Enterprise asset management (EAM) software can be an invaluable tool if you select a product that fits your organization, get buy-in from all relevant stakeholders and implement the system properly. Taking these necessary steps helps ensure the software will achieve productivity, save dollars and streamline asset management. However, there are a number of potholes on the road to efficiency that can prevent the effective utilization of EAM software within a company. The following are five EAM software mistakes that organizations must avoid.
1. Conducting generalized, one-time training.
EAM systems represent a major shift in workflow for most organizations, and these changes impact nearly every employee, from the financial controller to the service clerk. It is vital that initial training is provided for all relevant stakeholders in the organization. But this initial training cannot take a “one-size-fits-all” approach. Rather, individualized training that focuses on both the overall functionality of the EAM software and the specific uses for each employee role will provide a strong foundation for growth. Over time, it’s important to provide refresher training and short classes related to updates to adequately address training needs.
2. Thinking only of current requirements.
Many organizations do not consider potential growth or expansion to new locations when selecting and implementing enterprise asset management software. Selecting software with only your current needs in mind, however, can become an unmitigated disaster if expansion does take place. While many EAM packages on the market can be scaled to multiple sites and allow for quick expansion, that is not always the case. For this reason, it is important to consider any potential changes that could occur in the future prior to using the software.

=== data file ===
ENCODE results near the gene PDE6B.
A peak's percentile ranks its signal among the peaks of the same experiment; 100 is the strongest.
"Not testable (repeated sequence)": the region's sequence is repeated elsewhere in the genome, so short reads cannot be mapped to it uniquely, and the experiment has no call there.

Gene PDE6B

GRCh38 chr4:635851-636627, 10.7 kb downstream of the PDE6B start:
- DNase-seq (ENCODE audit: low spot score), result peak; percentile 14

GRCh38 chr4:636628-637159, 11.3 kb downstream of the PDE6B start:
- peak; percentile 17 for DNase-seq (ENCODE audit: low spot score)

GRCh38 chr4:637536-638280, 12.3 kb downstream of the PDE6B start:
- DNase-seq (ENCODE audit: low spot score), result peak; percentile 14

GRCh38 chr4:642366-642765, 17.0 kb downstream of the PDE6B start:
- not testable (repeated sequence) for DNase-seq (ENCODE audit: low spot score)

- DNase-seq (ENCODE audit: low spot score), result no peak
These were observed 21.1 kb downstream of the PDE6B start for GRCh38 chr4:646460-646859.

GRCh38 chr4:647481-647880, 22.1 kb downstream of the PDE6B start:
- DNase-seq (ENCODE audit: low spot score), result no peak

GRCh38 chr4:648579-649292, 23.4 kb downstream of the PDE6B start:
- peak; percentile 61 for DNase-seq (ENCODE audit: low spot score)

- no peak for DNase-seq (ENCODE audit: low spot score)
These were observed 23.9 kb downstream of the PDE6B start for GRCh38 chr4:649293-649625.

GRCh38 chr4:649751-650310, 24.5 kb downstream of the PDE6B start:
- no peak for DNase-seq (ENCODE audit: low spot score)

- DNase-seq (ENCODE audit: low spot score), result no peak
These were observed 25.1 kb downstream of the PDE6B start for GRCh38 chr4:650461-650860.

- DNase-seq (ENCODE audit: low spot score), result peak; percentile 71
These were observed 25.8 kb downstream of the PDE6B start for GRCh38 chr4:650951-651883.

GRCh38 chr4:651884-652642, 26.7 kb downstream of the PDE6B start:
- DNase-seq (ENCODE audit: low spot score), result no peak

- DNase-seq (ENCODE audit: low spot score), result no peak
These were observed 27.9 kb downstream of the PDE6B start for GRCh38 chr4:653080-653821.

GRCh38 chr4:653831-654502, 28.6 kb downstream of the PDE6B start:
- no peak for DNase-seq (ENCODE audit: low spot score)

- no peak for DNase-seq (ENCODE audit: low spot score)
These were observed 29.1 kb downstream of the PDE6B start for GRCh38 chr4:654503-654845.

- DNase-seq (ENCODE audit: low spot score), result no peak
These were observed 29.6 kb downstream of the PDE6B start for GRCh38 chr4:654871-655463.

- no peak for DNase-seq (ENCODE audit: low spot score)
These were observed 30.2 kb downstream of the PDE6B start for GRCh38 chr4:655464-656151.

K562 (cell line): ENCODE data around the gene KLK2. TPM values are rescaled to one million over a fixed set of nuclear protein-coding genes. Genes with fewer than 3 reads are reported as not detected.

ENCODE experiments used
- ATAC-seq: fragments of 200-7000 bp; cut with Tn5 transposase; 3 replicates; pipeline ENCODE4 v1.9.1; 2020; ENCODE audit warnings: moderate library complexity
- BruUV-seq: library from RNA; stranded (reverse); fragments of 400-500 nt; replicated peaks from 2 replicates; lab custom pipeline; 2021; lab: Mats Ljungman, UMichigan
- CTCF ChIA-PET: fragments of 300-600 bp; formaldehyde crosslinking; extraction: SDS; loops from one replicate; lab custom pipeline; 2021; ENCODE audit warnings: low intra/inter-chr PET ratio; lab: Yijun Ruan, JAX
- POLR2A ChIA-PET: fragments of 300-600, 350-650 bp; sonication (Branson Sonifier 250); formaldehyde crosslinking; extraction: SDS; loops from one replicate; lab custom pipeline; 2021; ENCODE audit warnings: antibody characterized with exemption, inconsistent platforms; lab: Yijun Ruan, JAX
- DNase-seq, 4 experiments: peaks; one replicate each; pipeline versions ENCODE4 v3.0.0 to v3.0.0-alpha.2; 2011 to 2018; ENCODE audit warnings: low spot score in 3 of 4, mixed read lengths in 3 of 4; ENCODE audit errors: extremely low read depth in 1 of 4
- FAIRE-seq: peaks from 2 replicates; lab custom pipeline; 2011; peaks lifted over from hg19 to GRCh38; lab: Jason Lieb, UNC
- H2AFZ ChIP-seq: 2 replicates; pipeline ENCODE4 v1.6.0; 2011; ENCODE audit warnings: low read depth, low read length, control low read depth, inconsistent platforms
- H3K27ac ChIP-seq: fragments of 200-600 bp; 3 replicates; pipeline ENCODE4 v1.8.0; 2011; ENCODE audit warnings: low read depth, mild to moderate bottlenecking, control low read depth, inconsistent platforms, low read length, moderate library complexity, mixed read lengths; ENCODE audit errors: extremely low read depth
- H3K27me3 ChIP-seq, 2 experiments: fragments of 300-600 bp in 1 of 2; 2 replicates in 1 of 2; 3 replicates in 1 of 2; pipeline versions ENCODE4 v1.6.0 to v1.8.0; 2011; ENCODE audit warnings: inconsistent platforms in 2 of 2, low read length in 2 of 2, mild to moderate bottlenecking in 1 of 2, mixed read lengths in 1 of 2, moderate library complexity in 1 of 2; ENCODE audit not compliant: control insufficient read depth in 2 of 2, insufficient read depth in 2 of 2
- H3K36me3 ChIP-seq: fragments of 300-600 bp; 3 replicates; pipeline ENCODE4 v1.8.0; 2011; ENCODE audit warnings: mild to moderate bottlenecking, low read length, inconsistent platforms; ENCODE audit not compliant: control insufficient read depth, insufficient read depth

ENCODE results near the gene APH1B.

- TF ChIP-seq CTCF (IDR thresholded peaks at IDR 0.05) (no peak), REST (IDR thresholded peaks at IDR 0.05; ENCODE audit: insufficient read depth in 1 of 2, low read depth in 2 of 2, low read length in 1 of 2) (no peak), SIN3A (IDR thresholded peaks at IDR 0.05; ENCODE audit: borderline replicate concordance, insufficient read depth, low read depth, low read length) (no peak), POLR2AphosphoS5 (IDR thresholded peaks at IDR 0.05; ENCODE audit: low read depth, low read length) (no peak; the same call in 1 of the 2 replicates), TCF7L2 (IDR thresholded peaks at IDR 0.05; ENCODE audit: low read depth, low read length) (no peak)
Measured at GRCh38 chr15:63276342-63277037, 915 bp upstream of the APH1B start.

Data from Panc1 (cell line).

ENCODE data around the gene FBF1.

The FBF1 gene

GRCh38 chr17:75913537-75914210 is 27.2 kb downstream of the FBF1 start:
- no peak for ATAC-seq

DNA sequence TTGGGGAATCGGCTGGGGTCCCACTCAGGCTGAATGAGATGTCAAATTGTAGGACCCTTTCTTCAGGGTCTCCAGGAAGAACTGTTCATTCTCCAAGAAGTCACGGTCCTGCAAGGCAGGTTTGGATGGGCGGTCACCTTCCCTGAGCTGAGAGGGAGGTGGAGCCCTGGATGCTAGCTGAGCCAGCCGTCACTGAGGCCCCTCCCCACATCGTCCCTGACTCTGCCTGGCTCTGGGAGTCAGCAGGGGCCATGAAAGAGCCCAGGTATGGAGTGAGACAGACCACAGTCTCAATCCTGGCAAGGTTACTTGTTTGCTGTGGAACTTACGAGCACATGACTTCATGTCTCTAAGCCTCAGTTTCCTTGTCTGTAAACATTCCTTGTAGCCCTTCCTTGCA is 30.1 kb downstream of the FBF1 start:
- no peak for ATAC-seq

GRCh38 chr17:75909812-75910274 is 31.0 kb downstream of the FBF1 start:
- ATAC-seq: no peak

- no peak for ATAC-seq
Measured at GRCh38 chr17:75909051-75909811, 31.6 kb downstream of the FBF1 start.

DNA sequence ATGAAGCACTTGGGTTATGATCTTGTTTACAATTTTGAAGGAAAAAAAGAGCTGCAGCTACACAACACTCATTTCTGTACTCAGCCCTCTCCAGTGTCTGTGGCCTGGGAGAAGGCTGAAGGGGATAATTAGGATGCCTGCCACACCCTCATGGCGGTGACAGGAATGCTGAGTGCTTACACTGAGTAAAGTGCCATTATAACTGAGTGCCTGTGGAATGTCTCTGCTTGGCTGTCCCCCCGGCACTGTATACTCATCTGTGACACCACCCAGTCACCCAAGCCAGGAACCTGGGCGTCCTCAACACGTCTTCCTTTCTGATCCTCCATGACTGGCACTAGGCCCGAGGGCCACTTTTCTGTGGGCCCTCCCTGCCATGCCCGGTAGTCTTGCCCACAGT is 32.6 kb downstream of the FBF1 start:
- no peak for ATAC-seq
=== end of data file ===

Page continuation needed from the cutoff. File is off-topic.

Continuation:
3. Not updating EAM software with current data.
All stakeholders in an organization must remember that any software is only as good as the data it contains. EAM software is not a magic pill that will automatically solve all maintenance problems. Rather, it is a tool that centralizes important information about assets and streamlines maintenance processes, but only to the degree that the data entered into it is accurate. New assets, new asset classes, and all maintenance activities must be recorded in the software for it to be of use.
4. Not building consistent maintenance tasks and procedures.
In order to maximize efficiency and ensure that maintenance jobs are performed correctly, it is important for maintenance technicians to have access to details about each maintenance job, including step-by-step instructions, estimated time to perform the task, lists of materials and tools required to perform the task, checklists, and other important information.
5. Ignoring the benefit of the feedback loop.
EAM software’s reporting features provide opportunities for detailed analysis. If this aspect of the system is ignored, then EAM software becomes nothing more than a very expensive database. Since the implementation of an EAM system can be such a significant investment in time and resources, the advanced reporting capabilities should be fully utilized. This reporting will inform future purchasing decisions and identify potential gaps in efficiency.
Using EAM or computerized maintenance management software (CMMS) can help your organization enhance productivity and maximize cost savings. DPSI offers iMaint, a user-friendly enterprise asset management system with powerful features. Contact us for more information, or request a free trial today.